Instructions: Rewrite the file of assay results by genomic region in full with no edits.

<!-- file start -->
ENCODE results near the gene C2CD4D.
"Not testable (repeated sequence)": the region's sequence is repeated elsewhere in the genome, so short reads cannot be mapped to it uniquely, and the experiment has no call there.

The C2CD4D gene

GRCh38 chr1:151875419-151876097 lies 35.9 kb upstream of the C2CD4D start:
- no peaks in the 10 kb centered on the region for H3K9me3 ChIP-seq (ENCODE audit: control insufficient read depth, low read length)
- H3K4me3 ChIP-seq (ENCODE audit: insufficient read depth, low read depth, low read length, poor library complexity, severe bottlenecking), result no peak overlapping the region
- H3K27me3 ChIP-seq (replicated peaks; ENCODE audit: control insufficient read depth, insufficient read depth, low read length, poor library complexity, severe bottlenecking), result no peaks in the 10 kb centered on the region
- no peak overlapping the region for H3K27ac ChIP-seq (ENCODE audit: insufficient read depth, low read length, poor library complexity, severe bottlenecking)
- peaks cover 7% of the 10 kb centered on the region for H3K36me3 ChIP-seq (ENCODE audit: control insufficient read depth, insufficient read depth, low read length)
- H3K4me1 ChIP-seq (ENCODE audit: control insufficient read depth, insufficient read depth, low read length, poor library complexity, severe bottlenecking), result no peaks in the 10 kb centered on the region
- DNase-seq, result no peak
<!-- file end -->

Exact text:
ENCODE results near the gene C2CD4D.
"Not testable (repeated sequence)": the region's sequence is repeated elsewhere in the genome, so short reads cannot be mapped to it uniquely, and the experiment has no call there.

The C2CD4D gene

GRCh38 chr1:151875419-151876097 lies 35.9 kb upstream of the C2CD4D start:
- no peaks in the 10 kb centered on the region for H3K9me3 ChIP-seq (ENCODE audit: control insufficient read depth, low read length)
- H3K4me3 ChIP-seq (ENCODE audit: insufficient read depth, low read depth, low read length, poor library complexity, severe bottlenecking), result no peak overlapping the region
- H3K27me3 ChIP-seq (replicated peaks; ENCODE audit: control insufficient read depth, insufficient read depth, low read length, poor library complexity, severe bottlenecking), result no peaks in the 10 kb centered on the region
- no peak overlapping the region for H3K27ac ChIP-seq (ENCODE audit: insufficient read depth, low read length, poor library complexity, severe bottlenecking)
- peaks cover 7% of the 10 kb centered on the region for H3K36me3 ChIP-seq (ENCODE audit: control insufficient read depth, insufficient read depth, low read length)
- H3K4me1 ChIP-seq (ENCODE audit: control insufficient read depth, insufficient read depth, low read length, poor library complexity, severe bottlenecking), result no peaks in the 10 kb centered on the region
- DNase-seq, result no peak